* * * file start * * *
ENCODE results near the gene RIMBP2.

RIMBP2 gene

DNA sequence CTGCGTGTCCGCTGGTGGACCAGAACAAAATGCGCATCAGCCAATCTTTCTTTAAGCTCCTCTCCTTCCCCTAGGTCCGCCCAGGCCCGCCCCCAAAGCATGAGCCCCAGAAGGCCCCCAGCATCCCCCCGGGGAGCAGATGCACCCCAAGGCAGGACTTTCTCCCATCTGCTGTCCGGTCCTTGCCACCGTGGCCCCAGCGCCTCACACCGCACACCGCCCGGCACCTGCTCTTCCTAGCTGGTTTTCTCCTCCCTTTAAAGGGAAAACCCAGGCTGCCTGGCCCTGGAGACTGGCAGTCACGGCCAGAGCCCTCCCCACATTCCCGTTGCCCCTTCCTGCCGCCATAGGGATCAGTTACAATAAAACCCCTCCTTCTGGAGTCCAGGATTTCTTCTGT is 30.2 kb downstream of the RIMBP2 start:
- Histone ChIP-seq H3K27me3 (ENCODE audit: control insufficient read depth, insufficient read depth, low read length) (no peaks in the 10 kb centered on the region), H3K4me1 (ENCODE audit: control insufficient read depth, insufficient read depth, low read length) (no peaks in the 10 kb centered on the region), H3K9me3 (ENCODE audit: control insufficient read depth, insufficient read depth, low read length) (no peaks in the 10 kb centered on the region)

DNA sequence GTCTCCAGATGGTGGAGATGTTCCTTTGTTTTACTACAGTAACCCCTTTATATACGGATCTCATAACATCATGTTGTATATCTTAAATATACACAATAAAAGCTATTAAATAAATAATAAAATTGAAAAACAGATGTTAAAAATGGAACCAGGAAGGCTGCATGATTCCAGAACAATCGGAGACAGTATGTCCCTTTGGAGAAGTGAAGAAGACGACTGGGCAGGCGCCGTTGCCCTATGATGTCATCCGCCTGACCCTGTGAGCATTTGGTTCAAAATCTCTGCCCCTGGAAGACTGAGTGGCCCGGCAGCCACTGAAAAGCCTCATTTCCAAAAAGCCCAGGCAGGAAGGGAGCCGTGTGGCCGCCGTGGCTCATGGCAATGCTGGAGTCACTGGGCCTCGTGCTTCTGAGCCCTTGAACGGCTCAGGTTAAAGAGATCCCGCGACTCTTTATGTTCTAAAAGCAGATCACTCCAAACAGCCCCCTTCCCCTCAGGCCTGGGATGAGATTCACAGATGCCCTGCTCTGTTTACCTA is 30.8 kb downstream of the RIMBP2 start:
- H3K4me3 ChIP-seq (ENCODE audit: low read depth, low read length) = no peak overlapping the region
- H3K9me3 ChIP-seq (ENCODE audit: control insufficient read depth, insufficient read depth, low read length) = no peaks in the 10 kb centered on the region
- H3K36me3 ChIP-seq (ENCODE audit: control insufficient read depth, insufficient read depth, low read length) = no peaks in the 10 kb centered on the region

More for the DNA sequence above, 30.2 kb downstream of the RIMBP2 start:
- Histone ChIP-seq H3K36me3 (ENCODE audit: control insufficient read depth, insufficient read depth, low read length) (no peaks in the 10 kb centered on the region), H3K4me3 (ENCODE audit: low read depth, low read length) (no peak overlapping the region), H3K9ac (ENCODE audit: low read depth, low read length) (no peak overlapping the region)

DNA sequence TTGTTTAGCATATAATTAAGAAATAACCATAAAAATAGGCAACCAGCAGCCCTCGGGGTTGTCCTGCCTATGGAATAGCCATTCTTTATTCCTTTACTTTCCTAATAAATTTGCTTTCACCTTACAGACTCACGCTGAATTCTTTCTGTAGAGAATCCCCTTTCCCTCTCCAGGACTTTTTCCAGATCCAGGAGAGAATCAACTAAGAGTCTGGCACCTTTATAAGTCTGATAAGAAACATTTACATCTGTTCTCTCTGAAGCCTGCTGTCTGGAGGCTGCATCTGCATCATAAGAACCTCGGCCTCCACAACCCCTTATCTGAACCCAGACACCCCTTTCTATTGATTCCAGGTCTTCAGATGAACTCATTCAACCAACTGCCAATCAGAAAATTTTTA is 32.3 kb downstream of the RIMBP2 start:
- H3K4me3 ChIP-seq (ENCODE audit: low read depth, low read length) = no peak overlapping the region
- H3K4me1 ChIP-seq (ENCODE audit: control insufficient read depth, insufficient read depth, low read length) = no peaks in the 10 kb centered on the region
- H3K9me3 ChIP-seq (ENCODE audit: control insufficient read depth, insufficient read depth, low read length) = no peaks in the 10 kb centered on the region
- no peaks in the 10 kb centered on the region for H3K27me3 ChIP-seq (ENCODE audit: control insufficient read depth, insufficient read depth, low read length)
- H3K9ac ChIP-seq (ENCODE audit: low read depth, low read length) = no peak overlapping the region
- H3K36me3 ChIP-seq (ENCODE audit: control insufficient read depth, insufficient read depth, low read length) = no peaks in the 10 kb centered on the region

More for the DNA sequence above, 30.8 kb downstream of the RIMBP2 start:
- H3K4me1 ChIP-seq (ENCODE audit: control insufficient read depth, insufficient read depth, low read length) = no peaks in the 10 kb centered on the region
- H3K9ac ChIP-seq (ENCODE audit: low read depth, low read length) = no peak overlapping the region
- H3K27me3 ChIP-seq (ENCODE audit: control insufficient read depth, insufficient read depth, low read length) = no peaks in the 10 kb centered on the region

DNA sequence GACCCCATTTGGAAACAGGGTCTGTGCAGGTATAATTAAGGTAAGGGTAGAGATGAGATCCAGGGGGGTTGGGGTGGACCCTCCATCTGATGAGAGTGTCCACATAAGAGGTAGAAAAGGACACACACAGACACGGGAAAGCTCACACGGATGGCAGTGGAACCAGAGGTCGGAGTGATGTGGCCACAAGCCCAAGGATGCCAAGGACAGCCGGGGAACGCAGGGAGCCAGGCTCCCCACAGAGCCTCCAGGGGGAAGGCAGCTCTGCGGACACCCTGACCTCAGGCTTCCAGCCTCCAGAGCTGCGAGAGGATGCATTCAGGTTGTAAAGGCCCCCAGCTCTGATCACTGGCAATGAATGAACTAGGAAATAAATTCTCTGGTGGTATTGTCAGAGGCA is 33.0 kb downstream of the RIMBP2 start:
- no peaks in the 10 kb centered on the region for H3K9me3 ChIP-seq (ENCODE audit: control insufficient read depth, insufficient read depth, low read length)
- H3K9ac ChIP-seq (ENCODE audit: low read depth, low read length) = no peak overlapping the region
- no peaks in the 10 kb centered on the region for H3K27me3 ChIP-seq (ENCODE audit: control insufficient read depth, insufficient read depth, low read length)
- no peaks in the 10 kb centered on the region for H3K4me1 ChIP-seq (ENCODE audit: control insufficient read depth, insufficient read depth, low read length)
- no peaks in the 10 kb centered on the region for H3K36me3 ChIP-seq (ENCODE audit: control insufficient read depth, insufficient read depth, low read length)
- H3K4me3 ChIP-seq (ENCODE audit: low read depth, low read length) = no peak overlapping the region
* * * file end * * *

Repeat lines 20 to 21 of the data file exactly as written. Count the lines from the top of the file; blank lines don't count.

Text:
- H3K9ac ChIP-seq (ENCODE audit: low read depth, low read length) = no peak overlapping the region
- H3K27me3 ChIP-seq (ENCODE audit: control insufficient read depth, insufficient read depth, low read length) = no peaks in the 10 kb centered on the region